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The power of non-violence

It is 12 January 2003 and US president Bush has rallied his troops for what he calls “The first war of the 21st century”. What is your view of this crisis, where, briefly, do you stand? This is the question we are putting to people around the world, especially those with their own public reputation and following. Our aim, to help create a truly global debate all can identify with.
Sulak Sivaraksa
12 January 2003

If one must summarise Buddhism in one word, then it would be ahimsa or non-violence. In order to act non-violently, one must overcome the three poisons of the mind and sources of violence - greed, hatred, and delusion - through mindfulness and loving kindness.

Non-violence does not mean inaction or omission. It requires continuous and active dialogue with others, and overcoming dualisms that pit "us" against "them", human against subhuman. It is the recognition that, in Gandhi's wise words, "An eye for an eye just makes the whole world blind." Is it really greed for oil and power in the Middle East that is blinding Bush and Blair, with the disarmament of Iraq as the deceitful but easily refutable pretext for war? Is it hatred that enables them to render 23 million Iraqis, already facing a humanitarian crisis after ten years of economic sanctions, faceless and reduce them to one hated figure, Saddam Hussein?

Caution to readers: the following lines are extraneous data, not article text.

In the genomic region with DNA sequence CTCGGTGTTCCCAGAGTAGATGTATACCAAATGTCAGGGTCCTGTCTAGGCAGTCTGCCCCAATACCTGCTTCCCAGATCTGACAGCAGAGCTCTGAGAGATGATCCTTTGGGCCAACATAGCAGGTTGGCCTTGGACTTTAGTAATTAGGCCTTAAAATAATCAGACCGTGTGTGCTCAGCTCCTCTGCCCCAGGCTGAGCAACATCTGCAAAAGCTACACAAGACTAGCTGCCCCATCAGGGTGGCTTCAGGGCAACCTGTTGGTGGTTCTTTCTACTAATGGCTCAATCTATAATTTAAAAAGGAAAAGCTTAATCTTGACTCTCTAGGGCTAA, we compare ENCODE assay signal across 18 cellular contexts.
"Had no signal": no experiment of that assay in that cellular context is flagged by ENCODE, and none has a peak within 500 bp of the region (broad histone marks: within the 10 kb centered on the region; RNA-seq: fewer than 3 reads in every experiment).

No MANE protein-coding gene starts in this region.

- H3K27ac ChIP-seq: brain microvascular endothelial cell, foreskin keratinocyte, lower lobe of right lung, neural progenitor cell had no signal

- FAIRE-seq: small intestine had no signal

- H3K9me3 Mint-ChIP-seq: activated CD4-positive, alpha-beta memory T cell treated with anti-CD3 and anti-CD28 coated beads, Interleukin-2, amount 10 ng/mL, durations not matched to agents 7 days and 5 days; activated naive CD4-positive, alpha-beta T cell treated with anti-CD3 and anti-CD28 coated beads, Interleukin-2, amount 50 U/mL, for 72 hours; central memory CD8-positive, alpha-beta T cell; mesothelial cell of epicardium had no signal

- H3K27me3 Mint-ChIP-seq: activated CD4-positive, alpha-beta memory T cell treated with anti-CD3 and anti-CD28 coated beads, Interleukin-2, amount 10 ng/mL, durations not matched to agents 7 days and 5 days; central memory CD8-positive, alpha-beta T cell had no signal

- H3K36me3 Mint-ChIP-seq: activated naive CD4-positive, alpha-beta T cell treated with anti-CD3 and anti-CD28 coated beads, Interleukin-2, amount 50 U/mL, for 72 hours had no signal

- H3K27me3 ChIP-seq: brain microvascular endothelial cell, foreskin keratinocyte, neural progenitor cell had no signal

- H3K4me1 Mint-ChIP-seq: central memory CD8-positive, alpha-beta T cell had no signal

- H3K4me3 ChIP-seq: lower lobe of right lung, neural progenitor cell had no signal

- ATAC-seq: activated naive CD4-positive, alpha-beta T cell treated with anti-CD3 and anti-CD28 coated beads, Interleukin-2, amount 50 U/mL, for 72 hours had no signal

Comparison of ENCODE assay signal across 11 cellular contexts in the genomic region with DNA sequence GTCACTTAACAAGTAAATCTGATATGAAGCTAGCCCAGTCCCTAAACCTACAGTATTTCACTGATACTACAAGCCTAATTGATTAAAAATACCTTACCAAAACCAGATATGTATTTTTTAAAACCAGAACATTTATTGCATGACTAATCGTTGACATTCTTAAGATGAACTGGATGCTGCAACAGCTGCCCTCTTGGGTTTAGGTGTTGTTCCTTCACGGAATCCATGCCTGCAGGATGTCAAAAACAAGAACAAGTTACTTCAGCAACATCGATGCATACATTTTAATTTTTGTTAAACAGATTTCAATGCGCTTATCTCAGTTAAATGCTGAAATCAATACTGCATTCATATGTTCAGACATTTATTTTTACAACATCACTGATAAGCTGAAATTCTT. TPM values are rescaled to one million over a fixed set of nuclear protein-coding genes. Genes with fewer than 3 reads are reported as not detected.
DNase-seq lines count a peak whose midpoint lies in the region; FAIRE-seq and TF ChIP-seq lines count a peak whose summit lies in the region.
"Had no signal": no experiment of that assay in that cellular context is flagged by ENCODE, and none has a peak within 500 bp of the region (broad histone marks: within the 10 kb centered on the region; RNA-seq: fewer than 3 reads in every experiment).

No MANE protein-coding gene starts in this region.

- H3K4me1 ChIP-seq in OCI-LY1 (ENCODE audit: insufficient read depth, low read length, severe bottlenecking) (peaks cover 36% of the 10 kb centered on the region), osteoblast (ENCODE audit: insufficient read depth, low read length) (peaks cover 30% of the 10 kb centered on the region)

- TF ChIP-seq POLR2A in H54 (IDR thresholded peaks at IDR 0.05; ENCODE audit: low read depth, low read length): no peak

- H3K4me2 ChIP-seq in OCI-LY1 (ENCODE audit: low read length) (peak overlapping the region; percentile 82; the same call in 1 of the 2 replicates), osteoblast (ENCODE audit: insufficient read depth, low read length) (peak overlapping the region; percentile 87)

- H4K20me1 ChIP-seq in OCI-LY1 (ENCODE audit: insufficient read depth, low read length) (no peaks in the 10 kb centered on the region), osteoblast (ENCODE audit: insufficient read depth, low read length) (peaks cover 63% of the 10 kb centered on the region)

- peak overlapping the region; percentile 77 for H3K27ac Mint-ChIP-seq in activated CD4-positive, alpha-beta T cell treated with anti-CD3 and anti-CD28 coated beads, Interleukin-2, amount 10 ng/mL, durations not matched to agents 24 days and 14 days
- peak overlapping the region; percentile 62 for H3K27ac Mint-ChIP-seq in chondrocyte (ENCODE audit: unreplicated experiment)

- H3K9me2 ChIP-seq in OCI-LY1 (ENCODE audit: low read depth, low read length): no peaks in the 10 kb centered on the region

Another war would not only lead to unnecessary loss of life of hundreds of thousands of people, but also trigger a humanitarian disaster in Iraq. Is it the delusion of the lone superpower that makes it so impervious to the growing planetary sentiments against war on Iraq? War on Iraq would be unjust, destructive, and illegal. It would also diminish the faculties for critical self-reflection in the American and British governments, thus hindering the wisdom that is necessary for peace. It is very important to understand that non-violence is an effective and very powerful response to the present conflict.

Originally published as part of a debate on 12 January 2003 Writers, artists and civic leaders on the War: Pt. 1.

See also Writers, artists and civic leaders on the War: Pt. II

 

Should we allow artificial intelligence to manage migration?

How is artificial intelligence being used in governing migration? What are the risks and opportunities that the emerging technology raises for both the state and the individual crossing a country’s borders?

Ryerson University’s Canada Excellence Research Chair in Migration and Integration and openDemocracy have teamed up to host this free live discussion on 15 April at 5pm UK time/12pm EDT.

Hear from:

Ana Beduschi Associate professor of law, University of Exeter

Hilary Evans Cameron Assistant professor, faculty of law, Ryerson University

Patrick McEvenue Senior director, Strategic Policy Branch, Immigration, Refugees and Citizenship Canada

Chair: Lucia Nalbandian Researcher, CERC Migration, Ryerson University

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